Military Opposes Trump On Climate, But Don’t Count On Them To Save Us

The Pentagon doesn't ignore the reality of climate change but that doesn't hold much sway in the end

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Jun 02, 2017 at 5:56 PM ET

President Donald Trump’s announcement Thursday that the United States would exit the Paris climate agreement reportedly came after a major showdown between rival factions in his administration. On the losing side was Defense Secretary James Mattis, who has previously said that climate change is real and a threat to national security.

America’s national security apparatus — which includes the Pentagon, the State Department, the intelligence community, and the Department of Homeland Security — has long recognized climate change is real because it can’t afford to ignore it.  Yet what became clear this week is that even the conservative Pentagon isn’t an effective check on Republican-led climate denial.

“Climate change is impacting stability in areas of the world where our troops are operating today,” Mattis wrote in unpublished testimony to the Senate Armed Services Committee, pointing to how a thawing Arctic or increase in droughts could affect military strategy.

As Trump indicated with his line Thursday that he was elected by the voters of Pittsburgh, not Paris, he did not take such a global view of the climate agreement. Rather, he aligned himself with the economic nationalism of White House adviser Steve Bannon and the anti-regulation creed of EPA chief Scott Pruitt.

“The problem is that those who seem to be driving this, not just Trump himself, but those at the EPA, are putting this issue in a tiny little domestic environmental box,” Francesco Femia, co-president of the Center for Climate and Security, told Vocativ. “And you can’t put it in that box. It has much larger implications for the U.S. in terms of national security and global security.”

The actual impact of the Paris exit on greenhouse gas emissions remains largely hypothetical, especially when state and local leaders have said they will abide by the agreement in defiance of the White House. The more immediate issue, according to Femia, may be America’s ability to project power and influence throughout the world in the wake of what the international community views as a reckless policy reversal. This is likely another reason Mattis and Secretary of State Rex Tillerson reportedly opposed leaving the agreement.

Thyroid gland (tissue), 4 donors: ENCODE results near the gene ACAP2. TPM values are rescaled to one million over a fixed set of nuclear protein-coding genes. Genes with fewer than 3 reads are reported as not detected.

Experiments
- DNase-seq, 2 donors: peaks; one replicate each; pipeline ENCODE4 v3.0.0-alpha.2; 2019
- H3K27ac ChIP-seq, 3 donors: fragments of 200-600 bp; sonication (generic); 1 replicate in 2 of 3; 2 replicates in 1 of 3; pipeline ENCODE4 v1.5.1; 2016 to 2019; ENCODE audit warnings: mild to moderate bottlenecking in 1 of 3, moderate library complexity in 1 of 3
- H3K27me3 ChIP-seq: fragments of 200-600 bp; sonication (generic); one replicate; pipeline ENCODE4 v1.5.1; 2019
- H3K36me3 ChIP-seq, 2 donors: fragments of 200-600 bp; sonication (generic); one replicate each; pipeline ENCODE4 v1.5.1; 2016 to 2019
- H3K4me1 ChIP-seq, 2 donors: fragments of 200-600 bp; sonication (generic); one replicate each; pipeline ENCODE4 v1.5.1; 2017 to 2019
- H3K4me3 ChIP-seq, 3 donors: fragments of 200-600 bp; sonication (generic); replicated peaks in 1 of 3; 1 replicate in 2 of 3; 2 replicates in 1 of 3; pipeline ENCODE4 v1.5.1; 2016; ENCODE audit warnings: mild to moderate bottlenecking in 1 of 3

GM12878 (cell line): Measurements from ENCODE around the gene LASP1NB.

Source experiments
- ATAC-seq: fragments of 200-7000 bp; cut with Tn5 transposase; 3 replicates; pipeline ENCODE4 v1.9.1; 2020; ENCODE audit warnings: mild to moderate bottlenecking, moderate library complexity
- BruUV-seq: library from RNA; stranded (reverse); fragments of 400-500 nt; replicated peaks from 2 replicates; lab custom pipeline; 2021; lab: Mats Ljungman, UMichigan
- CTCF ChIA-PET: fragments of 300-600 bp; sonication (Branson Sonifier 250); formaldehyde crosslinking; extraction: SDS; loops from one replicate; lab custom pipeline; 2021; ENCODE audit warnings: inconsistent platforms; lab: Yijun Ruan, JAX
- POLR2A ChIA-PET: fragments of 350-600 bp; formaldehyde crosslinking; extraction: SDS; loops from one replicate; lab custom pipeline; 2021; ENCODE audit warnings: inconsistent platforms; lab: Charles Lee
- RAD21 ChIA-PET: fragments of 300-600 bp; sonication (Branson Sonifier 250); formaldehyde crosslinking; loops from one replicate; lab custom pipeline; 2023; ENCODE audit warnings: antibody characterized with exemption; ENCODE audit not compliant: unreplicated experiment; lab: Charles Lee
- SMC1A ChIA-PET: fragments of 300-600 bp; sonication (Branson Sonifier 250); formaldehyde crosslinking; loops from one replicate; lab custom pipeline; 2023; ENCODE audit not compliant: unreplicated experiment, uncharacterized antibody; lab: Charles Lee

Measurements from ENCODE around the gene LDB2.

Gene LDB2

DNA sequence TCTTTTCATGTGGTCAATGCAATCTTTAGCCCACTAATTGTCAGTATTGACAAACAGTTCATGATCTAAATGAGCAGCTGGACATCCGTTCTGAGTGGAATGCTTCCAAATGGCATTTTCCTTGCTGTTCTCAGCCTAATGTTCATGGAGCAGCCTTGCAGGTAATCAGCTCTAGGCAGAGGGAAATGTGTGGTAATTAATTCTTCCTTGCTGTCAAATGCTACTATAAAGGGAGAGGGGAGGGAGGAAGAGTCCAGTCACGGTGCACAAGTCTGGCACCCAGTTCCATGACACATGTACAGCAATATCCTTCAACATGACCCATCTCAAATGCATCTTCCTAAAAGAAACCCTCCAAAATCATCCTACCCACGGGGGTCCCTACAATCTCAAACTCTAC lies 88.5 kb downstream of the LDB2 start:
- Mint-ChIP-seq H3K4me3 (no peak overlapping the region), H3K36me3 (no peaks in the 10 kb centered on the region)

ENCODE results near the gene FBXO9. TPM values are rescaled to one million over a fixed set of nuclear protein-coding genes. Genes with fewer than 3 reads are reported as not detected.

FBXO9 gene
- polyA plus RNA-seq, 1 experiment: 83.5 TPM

Femia said it was unfortunate that climate change has largely been framed as an environmental issue instead of a matter of security.  “Were the president to fully grasp that and to be concerned about national security, as he claims to be,” he said, “it would behoove him to take the advice of defense, intelligence, and diplomatic circles in making these decisions.”

Nick Buxton, a researcher for the social justice-focused Transnational Institute who edited a 2015 book on how the military shapes climate policy, takes a more skeptical view of the security argument. He pointed out President Obama frequently made just this argument in an effort to get Republicans on board, yet it didn’t succeed in getting Trump to change his mind on the Paris agreement. And making climate change action all about national security shifts the focus away from those who are at the greatest risk from global warming.

“The questions become: ‘How do we secure what we’ve got? How do we keep the military operating smoothly? How do we ensure that corporations will continue to operate through shipping chains?'” Buxton told Vocativ. None of these questions provide solutions, instead just trying to keep a lid on existing problems. Buxton argued real change on global warming will require an emphasis on climate justice and global cooperation.

None of that is in the Pentagon’s job description, and it’s in no real position to be a leader in fighting climate change. A 2012 report found it is the single largest consumer of petroleum on the planet, using an estimated 100 million barrels of oil each year. Not that this would have been affected by exit from the Paris agreement, which excludes military emissions from its targets. The exemption is a legacy of the Kyoto Protocol, as the United States pushed for it to appease foreign policy hawks before George W. Bush ultimately decided not to ratify the agreement.

To Buxton, the climate realism of Mattis and others is motivated by a duty to protect American military interests. Mattis’ stated interest in moving to renewable energy when appropriate could do some good, but the military’s massive supply chain is still entirely petroleum-dependent.

This is where Femia and Buxton do agree: the Pentagon and other parts of the American security apparatus will continue to be science- and data-driven in its approach to climate change, simply because it can’t take the risk of ignoring reality. The extra billions Trump wants to spend on the military may help keep climate research going through this era of denial.

It’s just that all that work will be filtered through the prism of security.

“It’s the armed lifeboat strategy,” Buxton said, referencing a term coined by investigative journalist Christian Parenti. “You just build lifeboats, but you can only rescue a few people and you shoot everyone else. That’s not the kind of world that anyone wants to live in. But in the current Trump administration, that’s the shape it will take.”